How the state’s judicial system handles debt collection, landlord tenant disputes and expungements will be among the issues two Michigan Supreme Court justices are hoping to hear about from residents during a Monday town hall meeting.
Chief Justice Bridget McCormack and Justice Brian Zahra will hear testimony and questions from Metro Detroit residents Monday during a public meeting of the Justice for All Task Force near downtown Detroit. It is scheduled for 6 p.m.-8 p.m. Monday at the International Brotherhood of Electrical Workers Union Hall, 1358 Abbott in Detroit.
McCormack and Zahra are seeking input from Michigan residents to help identify the needs they have on issues relating to the civil branch of the law. The information gathered from residents will help shape a statewide plan to fill in the gaps of service for civil legal needs.
“We’re trying to take inventory of what’s out there,” McCormack said. “It’s a way for us to hear directly from the public about their experience of trying to navigate the court system on their own.”
BY DR. GLENN C. ALTSCHULER
SPECIAL TO THE FLORIDA COURIER
“The past is never dead,” William Faulkner wrote in “Requiem for a Nun.’’ “It’s not even past.”
In “Race Against Time,’’ Jerry Mitchell applies this aphorism to racially motived murders of the 1960s: The assassination of Medgar Evers; the fire-bombing of the home of Vernon Dahmer; the bombing of Sixteenth Street Baptist Church in Birmingham, Alabama that killed four girls; and the Mississippi Burning killing of James Chaney, Mickey Schwerner and Andrew Goodman.
A journalist for the Clarion-Ledger in Jackson, Mississippi for more than three decades and the founder of the Mississippi Center for Investigative Reporting, Mitchell braved death threats to play a pivotal role in reopening and prosecuting these cold cases. Sobering and suspenseful, his book is a must-read during Black History month.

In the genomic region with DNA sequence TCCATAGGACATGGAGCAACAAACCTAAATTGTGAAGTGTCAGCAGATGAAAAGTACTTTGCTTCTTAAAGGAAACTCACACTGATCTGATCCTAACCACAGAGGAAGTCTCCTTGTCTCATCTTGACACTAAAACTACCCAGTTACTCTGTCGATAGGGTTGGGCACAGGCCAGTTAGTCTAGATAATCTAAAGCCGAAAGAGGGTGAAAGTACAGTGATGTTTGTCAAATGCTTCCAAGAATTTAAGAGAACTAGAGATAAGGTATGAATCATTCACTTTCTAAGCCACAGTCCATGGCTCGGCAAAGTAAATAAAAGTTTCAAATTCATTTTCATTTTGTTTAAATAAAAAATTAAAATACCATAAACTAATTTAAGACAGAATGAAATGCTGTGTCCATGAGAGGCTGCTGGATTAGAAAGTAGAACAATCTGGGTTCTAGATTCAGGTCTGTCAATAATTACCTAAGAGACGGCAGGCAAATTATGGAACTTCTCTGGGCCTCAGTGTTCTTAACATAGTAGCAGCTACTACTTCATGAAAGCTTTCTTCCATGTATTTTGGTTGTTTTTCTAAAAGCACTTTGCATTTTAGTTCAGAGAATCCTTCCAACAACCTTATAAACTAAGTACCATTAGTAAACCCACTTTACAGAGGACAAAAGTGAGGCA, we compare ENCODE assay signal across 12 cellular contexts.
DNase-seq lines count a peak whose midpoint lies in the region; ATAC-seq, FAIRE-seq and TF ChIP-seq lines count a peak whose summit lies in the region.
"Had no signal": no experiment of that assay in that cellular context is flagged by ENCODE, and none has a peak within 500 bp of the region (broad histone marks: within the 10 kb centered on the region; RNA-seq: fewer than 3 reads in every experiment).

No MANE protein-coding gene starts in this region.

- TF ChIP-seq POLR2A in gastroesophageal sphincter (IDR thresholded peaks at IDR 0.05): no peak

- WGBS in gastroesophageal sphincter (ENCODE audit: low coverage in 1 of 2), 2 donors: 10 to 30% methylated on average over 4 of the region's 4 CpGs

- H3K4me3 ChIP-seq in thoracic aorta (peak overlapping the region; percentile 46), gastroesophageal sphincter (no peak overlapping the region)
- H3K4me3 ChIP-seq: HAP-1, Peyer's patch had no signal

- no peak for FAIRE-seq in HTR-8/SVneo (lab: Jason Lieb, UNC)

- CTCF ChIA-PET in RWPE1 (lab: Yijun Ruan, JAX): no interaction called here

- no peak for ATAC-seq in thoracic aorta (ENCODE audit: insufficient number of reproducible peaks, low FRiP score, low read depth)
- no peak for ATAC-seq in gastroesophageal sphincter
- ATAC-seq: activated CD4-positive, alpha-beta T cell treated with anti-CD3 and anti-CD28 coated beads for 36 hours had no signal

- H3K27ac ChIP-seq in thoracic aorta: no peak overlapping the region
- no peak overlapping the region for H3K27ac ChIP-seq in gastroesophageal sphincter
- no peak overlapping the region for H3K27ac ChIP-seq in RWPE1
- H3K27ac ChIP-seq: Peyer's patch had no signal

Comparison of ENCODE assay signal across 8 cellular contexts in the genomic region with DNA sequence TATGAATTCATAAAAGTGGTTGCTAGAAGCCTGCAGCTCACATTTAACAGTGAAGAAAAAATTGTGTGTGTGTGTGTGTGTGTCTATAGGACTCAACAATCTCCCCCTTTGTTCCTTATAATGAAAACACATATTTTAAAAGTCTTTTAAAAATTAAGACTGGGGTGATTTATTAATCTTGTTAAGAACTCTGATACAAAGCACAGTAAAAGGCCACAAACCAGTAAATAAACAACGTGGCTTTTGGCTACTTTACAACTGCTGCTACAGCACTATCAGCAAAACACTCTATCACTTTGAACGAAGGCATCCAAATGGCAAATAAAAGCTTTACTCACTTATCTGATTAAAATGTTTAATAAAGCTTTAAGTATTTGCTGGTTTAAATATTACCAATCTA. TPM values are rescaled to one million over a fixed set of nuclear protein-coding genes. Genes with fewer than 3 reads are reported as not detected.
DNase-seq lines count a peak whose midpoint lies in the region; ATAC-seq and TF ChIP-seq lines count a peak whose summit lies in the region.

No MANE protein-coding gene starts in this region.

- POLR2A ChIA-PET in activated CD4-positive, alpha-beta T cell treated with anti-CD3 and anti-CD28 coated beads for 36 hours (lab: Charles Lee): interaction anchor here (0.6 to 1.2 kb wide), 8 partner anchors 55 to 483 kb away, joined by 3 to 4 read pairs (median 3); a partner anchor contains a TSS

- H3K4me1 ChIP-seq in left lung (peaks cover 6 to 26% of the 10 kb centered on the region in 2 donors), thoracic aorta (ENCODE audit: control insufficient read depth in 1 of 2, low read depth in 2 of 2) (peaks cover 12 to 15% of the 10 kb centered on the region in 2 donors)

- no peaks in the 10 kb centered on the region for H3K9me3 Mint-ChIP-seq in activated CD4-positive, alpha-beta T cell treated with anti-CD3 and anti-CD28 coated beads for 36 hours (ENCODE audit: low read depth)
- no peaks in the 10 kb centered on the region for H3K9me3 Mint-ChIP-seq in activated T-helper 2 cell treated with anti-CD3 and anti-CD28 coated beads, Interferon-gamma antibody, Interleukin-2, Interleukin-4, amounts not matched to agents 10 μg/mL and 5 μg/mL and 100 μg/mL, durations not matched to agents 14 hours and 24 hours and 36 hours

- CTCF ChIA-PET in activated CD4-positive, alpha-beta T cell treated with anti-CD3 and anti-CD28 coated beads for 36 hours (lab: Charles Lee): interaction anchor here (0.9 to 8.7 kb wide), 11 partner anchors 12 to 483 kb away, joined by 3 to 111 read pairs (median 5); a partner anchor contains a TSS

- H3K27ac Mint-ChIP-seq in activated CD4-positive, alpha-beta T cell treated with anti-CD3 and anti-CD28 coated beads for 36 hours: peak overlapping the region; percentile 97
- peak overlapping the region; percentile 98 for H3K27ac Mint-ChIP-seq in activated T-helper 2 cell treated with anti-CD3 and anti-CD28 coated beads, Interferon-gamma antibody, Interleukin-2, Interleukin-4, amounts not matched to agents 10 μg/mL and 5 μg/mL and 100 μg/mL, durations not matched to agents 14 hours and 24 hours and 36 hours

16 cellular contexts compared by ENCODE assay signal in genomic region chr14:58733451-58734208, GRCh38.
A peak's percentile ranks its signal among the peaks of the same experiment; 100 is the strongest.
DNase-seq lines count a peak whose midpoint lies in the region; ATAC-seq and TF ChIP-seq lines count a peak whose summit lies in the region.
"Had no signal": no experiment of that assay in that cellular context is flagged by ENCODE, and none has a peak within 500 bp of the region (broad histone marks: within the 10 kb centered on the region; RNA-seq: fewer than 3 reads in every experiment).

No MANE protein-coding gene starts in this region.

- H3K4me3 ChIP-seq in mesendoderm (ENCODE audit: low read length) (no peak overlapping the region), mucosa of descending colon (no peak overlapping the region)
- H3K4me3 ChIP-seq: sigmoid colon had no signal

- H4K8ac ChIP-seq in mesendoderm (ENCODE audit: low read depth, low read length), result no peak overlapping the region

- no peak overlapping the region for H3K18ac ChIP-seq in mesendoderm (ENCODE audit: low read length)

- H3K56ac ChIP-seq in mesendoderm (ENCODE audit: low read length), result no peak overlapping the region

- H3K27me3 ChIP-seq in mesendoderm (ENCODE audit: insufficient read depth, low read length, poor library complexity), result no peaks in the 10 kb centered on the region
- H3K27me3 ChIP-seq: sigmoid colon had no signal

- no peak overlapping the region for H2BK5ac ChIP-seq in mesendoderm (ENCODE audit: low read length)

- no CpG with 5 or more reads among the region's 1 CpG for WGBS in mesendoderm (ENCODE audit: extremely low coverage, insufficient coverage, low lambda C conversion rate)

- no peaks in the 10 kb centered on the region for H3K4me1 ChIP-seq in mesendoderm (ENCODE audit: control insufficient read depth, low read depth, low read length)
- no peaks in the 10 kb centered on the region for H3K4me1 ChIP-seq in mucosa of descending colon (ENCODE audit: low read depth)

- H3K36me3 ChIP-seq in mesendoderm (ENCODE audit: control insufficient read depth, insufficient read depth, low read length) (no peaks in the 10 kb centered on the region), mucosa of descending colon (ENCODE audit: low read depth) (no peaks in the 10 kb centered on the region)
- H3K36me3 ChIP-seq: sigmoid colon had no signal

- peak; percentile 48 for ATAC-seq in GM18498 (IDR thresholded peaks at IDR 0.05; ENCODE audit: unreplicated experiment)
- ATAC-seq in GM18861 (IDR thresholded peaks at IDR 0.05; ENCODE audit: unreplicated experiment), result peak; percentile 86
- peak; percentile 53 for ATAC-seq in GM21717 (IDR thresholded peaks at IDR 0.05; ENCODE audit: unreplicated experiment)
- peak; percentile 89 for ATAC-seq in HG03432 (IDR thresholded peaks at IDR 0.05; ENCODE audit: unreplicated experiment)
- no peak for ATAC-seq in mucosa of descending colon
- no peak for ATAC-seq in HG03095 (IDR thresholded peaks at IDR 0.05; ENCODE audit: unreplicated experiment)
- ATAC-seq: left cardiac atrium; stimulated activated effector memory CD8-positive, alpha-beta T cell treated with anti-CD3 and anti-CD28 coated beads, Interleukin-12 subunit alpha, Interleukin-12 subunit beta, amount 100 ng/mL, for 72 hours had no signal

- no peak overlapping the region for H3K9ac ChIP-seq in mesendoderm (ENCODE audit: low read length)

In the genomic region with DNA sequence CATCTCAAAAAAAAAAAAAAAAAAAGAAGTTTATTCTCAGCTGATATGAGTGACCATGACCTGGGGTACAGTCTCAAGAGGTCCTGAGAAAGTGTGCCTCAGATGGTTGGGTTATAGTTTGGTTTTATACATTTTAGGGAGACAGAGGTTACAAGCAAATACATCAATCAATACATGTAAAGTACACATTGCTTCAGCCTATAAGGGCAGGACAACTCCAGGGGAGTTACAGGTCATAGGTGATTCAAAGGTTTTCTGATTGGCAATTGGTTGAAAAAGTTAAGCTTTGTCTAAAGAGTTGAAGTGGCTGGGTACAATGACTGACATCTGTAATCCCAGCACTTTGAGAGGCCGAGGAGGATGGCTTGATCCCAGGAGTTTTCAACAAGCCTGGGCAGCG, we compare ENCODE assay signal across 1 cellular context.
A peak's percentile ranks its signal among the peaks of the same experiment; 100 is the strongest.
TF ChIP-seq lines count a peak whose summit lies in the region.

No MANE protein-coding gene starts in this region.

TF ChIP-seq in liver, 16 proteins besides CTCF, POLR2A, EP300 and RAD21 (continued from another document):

The Escalade was headed down a dreary and industrial stretch of road in Commerce when the first bullet buried itself in the driver’s back. He stomped on the gas. Bullets slammed into the car. Blood leaked from his gut.
The black SUV was ferrying the son of Lev Aslan Dermen, a petroleum mogul and suspected organized crime figure. His son escaped, unscathed.
The shooting drew little notice until a year later, when an extortionist for the Mexican Mafia contacted a Los Angeles Police Department detective from jail with a startling story: The gunman was a gang member, he said, but a Glendale detective had offered him $100,000 to “scare” someone, according to an affidavit that details his statement.
If you sat through 3 1/2 hours of The Irishman, you’re going to find this facinating. Heck, even if you’ve never watched a mafia movie that long…you’re going to like this.
Entertainment Weekly recently sat down with ex-mafia boss Michael Franzese: a former ex-caporegime of the Colombo crime family, and ex-New York mobster. The task: have Franzese watch a series of 11 movie clips from mafia films, and answer the question, “HOW REAL IS IT?” Here’s the result.
Thousands mark the second anniversary of the murder of journalist Jan Kuciak and his fiancee Martina Kusnirova.